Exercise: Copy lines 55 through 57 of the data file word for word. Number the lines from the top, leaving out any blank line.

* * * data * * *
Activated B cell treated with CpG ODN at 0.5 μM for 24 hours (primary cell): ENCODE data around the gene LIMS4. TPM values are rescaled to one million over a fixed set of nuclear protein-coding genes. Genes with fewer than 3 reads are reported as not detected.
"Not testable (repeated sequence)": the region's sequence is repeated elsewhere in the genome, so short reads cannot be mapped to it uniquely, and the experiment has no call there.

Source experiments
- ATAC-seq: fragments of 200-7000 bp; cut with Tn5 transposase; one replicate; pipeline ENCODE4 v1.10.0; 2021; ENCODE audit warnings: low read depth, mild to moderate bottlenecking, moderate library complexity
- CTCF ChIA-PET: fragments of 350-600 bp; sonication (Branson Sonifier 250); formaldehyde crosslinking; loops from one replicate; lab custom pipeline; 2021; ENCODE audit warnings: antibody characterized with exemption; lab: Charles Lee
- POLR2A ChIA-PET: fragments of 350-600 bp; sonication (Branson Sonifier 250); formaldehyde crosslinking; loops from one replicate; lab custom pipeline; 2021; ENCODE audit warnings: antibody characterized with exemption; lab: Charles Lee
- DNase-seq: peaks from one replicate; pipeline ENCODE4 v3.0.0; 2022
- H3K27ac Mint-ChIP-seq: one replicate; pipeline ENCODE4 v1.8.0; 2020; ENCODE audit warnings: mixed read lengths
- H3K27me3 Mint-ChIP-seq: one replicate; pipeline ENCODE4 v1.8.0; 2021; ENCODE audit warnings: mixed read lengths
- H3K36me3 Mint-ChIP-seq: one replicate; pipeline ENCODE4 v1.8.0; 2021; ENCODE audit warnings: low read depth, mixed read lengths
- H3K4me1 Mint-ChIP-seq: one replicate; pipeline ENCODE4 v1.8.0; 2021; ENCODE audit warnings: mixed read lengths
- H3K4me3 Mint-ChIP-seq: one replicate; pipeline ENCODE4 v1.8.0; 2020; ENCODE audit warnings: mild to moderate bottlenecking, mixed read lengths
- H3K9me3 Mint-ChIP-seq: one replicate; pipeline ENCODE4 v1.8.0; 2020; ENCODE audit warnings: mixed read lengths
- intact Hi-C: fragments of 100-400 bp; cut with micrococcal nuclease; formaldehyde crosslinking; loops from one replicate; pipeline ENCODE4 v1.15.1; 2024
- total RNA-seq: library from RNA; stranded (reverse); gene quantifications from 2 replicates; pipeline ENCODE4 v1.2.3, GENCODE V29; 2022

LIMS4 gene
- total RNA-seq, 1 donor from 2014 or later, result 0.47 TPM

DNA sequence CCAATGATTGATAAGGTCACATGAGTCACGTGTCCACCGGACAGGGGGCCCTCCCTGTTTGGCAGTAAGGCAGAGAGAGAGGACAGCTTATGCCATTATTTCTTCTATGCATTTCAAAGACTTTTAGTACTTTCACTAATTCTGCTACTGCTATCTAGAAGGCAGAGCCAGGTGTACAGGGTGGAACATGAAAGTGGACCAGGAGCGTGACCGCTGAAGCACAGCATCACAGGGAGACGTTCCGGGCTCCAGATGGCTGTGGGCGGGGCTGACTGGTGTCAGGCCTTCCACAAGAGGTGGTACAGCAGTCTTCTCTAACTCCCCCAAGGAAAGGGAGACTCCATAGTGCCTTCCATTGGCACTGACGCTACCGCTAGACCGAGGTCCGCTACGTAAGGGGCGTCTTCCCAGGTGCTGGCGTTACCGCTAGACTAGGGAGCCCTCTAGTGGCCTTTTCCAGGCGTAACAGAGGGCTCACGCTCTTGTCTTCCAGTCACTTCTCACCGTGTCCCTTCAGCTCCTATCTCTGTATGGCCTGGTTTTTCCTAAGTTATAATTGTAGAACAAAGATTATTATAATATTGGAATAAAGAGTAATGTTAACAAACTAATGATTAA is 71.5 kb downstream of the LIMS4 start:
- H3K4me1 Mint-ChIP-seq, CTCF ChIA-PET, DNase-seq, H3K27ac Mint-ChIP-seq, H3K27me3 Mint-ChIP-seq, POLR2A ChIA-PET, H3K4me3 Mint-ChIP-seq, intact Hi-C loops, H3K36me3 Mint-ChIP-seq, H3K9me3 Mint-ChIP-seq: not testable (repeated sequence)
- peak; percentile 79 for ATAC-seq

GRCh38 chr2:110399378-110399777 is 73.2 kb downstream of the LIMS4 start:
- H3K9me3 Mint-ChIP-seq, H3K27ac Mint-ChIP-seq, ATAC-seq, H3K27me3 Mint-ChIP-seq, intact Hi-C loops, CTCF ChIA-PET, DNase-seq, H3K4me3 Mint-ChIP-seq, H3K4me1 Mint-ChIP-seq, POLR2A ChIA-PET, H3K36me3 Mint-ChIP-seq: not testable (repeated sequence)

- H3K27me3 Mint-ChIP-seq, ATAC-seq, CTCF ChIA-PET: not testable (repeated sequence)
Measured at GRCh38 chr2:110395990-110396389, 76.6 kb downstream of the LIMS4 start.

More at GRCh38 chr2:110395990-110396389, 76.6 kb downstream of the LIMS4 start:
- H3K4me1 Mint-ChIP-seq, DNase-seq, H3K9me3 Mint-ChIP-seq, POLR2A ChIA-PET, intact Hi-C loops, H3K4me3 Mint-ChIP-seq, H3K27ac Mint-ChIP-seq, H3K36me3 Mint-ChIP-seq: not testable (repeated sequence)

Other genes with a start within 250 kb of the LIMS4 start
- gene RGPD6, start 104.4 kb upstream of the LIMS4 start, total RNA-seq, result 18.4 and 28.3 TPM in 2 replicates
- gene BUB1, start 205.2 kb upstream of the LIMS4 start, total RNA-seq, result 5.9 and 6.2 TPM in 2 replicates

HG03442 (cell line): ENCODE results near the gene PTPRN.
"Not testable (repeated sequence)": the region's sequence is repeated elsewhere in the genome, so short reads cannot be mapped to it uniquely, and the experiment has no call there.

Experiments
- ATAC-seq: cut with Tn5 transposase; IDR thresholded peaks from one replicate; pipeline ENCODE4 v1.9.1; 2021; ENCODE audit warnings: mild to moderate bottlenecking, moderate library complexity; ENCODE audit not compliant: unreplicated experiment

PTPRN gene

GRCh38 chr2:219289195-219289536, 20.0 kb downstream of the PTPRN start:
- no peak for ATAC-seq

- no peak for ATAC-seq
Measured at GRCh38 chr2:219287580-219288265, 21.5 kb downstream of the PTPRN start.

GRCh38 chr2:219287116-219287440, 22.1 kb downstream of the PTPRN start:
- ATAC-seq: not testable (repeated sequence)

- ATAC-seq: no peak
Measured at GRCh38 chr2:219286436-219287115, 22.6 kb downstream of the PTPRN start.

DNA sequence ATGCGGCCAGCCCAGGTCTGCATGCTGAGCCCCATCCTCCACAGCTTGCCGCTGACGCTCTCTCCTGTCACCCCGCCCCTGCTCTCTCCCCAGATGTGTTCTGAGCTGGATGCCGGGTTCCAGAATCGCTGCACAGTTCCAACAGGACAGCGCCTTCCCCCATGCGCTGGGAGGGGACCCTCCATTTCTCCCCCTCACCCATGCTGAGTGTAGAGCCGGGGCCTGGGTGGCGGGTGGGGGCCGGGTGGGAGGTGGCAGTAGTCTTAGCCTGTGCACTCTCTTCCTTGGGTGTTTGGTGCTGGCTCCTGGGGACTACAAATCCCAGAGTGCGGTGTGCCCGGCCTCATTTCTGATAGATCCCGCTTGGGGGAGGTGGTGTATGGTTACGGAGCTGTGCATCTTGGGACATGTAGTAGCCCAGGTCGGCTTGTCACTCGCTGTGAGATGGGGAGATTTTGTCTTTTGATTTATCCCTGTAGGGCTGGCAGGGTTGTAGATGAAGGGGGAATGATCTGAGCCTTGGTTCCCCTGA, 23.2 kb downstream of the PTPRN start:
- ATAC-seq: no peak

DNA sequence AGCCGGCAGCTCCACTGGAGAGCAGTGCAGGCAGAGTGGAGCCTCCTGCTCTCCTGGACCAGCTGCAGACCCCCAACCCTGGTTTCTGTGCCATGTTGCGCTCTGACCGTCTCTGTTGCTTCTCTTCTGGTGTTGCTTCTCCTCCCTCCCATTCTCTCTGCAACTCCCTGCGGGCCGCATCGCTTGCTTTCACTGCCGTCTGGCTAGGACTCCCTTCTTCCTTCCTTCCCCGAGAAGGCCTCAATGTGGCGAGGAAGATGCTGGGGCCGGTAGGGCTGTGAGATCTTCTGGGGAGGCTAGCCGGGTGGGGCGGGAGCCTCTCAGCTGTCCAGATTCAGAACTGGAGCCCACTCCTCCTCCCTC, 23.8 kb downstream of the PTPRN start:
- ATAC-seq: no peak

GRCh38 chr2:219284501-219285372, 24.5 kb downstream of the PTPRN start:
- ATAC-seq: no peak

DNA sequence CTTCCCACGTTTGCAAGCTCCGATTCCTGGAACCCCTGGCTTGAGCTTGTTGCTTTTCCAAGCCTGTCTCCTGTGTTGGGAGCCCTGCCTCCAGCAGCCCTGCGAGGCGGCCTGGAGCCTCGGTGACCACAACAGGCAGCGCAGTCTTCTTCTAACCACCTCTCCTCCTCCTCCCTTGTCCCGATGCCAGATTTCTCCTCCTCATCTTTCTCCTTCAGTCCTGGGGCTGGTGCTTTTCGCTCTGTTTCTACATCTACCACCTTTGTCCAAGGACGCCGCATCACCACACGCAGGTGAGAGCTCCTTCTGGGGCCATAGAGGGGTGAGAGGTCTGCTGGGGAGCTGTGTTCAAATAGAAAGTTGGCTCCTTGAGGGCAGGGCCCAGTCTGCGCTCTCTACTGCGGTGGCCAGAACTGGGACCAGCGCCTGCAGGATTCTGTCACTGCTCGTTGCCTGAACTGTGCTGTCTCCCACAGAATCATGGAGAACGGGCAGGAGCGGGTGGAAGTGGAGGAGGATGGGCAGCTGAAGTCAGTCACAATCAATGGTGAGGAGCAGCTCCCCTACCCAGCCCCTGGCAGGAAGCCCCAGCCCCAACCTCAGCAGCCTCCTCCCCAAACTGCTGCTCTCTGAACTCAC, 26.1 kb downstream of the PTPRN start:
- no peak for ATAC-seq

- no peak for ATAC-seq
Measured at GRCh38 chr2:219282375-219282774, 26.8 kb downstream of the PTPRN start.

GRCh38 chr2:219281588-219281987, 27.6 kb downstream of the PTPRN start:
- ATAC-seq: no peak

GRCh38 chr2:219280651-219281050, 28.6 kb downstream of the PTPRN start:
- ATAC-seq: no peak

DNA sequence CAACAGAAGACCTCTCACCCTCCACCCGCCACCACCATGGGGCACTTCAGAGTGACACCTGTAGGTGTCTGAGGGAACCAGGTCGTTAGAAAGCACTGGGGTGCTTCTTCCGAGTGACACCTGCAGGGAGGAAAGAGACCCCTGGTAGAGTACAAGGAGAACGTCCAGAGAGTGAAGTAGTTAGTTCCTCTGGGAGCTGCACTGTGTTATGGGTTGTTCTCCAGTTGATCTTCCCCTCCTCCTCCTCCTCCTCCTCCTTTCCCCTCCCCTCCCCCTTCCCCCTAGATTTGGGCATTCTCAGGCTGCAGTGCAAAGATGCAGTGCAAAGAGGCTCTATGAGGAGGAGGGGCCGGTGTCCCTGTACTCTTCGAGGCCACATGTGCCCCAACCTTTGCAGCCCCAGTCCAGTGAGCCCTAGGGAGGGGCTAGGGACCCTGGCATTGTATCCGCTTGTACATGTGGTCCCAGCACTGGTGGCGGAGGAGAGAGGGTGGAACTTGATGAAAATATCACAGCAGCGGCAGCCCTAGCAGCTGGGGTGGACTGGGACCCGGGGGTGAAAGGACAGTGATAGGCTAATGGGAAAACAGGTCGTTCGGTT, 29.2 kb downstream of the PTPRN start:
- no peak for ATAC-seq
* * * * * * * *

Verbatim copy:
GRCh38 chr2:219280651-219281050, 28.6 kb downstream of the PTPRN start:
- ATAC-seq: no peak

DNA sequence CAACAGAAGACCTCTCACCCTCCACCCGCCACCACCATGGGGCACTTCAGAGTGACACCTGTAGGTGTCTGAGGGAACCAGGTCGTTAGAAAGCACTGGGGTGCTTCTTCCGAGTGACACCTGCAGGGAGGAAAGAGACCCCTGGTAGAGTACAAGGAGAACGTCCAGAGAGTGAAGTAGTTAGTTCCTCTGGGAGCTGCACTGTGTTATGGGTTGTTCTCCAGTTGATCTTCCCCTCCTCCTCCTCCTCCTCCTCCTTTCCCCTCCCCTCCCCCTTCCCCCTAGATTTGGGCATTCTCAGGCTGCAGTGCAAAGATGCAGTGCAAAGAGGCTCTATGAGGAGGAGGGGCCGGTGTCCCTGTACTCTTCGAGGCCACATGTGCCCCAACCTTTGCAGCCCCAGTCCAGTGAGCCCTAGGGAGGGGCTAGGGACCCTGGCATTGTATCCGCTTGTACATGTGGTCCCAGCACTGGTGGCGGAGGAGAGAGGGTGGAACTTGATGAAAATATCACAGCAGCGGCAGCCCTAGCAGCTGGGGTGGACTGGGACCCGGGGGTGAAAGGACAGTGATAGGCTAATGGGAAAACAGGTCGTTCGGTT, 29.2 kb downstream of the PTPRN start: